Elaine M. Epstein provided expert commentary in Massachusetts Lawyers Weekly on the significance of a recent federal appeals court ruling that an ex-spouse had standing under the Uniform Fraudulent Transfer Act to sue for millions of dollars in marital assets her former spouse did not disclose during divorce proceedings before donating them to his college alma mater.
The lesson of the of 1st U.S. Circuit Court of Appeals’ decision is that one cannot rely on a divorce case being truly over until all the “rocks have been turned over” when there is alleged fraud, deceit or nondisclosure, Ms. Epstein told the publication.
“That could be true years later in courts you never thought you’d be in,” Ms. Epstein said. “And third parties can be dragged in, even if they view themselves as innocent. Is that the right result? It depends on your perspective.”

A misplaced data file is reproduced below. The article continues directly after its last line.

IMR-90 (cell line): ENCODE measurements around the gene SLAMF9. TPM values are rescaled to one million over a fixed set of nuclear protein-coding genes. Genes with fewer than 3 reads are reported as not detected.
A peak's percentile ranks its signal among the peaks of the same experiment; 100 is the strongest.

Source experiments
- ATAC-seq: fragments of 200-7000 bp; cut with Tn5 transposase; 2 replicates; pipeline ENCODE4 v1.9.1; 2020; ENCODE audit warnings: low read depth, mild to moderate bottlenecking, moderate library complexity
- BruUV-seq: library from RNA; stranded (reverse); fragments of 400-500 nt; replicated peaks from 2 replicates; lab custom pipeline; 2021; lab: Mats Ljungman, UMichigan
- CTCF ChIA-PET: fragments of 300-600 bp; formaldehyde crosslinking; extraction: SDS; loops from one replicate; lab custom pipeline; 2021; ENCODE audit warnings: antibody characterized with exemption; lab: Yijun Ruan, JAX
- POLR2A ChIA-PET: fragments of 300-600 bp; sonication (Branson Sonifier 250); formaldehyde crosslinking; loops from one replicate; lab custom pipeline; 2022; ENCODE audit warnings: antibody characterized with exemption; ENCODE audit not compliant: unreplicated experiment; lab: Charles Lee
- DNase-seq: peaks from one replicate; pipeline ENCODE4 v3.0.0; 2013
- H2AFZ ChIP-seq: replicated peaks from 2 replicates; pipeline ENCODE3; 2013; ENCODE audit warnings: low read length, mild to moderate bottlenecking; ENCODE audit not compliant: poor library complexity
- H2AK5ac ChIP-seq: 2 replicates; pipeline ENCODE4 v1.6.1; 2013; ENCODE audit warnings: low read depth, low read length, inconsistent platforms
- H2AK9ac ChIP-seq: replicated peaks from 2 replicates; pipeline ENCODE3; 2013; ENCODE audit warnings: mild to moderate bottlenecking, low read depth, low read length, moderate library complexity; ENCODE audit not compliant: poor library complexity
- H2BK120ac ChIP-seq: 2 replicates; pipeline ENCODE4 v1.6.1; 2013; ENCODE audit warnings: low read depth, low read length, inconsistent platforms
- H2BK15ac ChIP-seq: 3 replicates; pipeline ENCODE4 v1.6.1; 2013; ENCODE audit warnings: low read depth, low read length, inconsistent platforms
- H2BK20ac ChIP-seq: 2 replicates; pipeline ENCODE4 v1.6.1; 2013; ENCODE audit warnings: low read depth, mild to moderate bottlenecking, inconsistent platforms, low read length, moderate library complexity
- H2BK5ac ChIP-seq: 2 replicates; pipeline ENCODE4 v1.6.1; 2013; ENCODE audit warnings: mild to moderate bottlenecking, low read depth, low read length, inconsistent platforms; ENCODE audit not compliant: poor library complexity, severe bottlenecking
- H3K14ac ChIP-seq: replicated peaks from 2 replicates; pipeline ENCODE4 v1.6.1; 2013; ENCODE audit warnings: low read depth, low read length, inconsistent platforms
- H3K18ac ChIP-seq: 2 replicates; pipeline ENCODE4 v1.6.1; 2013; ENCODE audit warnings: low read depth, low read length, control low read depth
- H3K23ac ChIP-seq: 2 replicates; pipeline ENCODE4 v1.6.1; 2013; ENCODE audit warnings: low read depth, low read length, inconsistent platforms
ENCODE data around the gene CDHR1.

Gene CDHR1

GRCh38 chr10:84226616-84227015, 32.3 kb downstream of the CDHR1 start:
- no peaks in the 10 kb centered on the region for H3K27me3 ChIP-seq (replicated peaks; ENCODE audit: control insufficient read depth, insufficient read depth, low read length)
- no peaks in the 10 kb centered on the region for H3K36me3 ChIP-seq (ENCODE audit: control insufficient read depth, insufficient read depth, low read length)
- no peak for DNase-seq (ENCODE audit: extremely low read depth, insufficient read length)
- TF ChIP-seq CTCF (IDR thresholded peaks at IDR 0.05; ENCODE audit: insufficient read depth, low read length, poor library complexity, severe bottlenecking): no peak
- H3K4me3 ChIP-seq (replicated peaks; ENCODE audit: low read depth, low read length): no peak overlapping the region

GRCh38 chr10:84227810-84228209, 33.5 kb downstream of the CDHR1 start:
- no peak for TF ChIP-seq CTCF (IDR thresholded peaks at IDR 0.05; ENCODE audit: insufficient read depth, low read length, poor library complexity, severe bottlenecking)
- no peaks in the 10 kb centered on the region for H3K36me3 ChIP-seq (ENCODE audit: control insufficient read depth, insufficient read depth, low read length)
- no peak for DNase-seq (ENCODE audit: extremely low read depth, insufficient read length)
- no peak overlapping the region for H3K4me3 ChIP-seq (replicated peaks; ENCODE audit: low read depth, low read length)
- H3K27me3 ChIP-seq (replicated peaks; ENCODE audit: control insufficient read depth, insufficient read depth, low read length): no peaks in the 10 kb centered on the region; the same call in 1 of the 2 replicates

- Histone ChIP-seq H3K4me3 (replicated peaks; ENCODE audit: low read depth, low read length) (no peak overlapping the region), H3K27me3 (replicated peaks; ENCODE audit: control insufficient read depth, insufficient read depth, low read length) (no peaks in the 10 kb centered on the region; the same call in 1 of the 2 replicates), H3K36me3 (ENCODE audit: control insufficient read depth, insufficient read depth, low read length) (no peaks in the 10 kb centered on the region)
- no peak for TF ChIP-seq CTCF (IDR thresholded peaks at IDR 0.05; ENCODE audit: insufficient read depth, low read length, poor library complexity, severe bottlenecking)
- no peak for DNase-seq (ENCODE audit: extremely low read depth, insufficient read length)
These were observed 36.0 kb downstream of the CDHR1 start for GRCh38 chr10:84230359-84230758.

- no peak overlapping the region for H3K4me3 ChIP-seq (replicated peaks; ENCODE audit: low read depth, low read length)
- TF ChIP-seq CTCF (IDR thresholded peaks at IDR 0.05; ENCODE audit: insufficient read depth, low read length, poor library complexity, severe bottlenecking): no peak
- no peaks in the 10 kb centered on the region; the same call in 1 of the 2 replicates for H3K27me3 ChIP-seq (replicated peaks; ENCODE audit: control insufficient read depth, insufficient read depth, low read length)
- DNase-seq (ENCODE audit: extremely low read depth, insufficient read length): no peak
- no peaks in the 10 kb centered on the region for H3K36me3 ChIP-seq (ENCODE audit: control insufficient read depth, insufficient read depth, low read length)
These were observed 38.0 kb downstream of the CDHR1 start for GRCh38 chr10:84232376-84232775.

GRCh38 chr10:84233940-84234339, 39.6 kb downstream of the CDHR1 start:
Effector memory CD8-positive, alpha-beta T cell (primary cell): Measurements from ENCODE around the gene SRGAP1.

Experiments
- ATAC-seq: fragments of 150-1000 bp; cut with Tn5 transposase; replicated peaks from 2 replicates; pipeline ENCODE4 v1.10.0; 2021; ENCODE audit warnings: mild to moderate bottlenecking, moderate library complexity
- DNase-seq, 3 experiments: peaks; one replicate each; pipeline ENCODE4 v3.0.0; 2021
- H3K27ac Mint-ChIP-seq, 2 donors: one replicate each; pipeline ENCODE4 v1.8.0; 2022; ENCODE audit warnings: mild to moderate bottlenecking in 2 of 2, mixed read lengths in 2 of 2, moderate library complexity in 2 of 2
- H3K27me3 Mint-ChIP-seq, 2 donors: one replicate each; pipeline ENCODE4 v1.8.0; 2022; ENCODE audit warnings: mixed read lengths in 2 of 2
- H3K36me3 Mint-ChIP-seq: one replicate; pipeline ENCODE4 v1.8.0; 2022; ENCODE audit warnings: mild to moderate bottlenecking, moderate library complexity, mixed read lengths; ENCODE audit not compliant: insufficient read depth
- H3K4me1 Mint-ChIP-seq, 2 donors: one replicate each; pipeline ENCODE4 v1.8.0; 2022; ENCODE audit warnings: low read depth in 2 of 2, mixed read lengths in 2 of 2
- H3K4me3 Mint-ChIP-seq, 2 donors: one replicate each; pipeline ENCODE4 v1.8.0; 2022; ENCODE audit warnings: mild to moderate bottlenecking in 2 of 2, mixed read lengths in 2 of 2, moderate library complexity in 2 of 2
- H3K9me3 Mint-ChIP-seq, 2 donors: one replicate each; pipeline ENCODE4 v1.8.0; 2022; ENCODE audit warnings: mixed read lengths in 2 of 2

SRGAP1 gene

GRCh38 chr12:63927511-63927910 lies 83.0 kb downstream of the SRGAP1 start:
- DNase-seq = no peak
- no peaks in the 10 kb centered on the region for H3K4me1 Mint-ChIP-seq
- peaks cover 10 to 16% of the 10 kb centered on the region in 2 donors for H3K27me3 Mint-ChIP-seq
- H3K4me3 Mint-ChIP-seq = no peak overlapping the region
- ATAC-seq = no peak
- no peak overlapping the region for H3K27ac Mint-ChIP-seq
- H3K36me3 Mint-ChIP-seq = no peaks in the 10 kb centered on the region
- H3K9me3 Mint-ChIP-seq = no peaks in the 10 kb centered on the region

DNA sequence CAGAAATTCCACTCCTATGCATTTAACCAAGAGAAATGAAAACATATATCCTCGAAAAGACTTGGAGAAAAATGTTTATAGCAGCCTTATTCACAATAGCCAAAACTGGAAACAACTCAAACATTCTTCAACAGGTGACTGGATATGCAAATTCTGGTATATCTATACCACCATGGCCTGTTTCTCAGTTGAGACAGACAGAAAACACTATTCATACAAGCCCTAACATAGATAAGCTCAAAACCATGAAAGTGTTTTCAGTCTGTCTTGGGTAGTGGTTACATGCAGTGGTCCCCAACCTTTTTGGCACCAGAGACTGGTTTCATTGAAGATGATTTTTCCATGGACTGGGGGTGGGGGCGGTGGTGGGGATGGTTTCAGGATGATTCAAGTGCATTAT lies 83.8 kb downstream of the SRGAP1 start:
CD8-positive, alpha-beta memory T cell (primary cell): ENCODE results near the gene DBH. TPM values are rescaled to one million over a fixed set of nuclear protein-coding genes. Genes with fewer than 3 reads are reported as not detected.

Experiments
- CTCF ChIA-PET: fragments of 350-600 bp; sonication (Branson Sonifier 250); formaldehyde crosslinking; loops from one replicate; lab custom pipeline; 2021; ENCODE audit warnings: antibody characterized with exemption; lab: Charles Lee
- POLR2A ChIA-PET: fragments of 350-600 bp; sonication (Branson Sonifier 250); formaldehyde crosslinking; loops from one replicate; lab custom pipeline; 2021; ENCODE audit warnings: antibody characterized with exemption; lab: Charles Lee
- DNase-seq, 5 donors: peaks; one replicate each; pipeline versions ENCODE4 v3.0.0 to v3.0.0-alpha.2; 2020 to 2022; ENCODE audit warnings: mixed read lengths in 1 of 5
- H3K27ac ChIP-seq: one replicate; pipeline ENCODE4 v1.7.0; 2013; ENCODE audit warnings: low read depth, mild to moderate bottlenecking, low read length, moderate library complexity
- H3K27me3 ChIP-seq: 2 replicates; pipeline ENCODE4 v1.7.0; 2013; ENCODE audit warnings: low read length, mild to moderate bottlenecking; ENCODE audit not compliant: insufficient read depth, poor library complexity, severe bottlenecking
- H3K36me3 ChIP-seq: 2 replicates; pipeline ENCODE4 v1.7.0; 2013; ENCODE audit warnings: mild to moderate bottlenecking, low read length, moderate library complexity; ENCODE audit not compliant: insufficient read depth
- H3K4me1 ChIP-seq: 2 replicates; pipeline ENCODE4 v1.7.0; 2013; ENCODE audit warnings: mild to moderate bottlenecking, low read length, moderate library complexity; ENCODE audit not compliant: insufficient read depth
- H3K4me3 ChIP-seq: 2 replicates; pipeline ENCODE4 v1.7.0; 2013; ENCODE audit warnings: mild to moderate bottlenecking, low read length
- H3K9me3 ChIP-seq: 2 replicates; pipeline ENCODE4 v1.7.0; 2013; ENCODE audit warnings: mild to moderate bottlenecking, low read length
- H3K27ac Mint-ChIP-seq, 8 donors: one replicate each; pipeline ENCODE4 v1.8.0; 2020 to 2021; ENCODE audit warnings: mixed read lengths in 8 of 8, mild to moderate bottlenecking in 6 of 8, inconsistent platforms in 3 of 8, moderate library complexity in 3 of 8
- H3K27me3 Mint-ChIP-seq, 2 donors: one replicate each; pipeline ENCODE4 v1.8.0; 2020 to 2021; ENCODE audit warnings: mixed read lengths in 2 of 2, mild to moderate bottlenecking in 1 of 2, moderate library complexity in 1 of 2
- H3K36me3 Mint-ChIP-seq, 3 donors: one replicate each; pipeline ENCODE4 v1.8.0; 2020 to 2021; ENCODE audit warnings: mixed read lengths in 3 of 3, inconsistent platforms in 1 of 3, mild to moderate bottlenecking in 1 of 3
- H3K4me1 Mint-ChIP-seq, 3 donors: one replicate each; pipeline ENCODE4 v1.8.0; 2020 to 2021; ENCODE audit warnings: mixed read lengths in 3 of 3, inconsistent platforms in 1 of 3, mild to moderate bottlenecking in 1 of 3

She noted that because the 1st Circuit directed the lower court to re-examine a choice-of-law issue, the decision for now does not answer the question of how Massachusetts law will treat UFTA claims stemming from alleged fraud in the negotiation of a divorce settlement.
“However, what the case does say is that, as you look at the UFTA, a spouse can have a claim if you have decent grounds to reopen a divorce or if you have other unresolved civil claims — even if they haven’t yet been brought,” Ms. Epstein said.
Ms. Epstein, a partner at the firm, has over 35 years of experience as a family law practitioner. She is a founder and first president of the Massachusetts Women's Bar Association. Ms. Epstein has tried dozens of cases in the Probate & Family Courts and resolved hundreds more short of trial in a wide range of matters, including substantial asset divisions, contested parental rights, and novel issues involving the property rights of non-married cohabitants and the rights of non-biological parents. She has litigated complex jurisdictional issues and actions involving numerous cutting-edge issues in state, federal and appellate courts.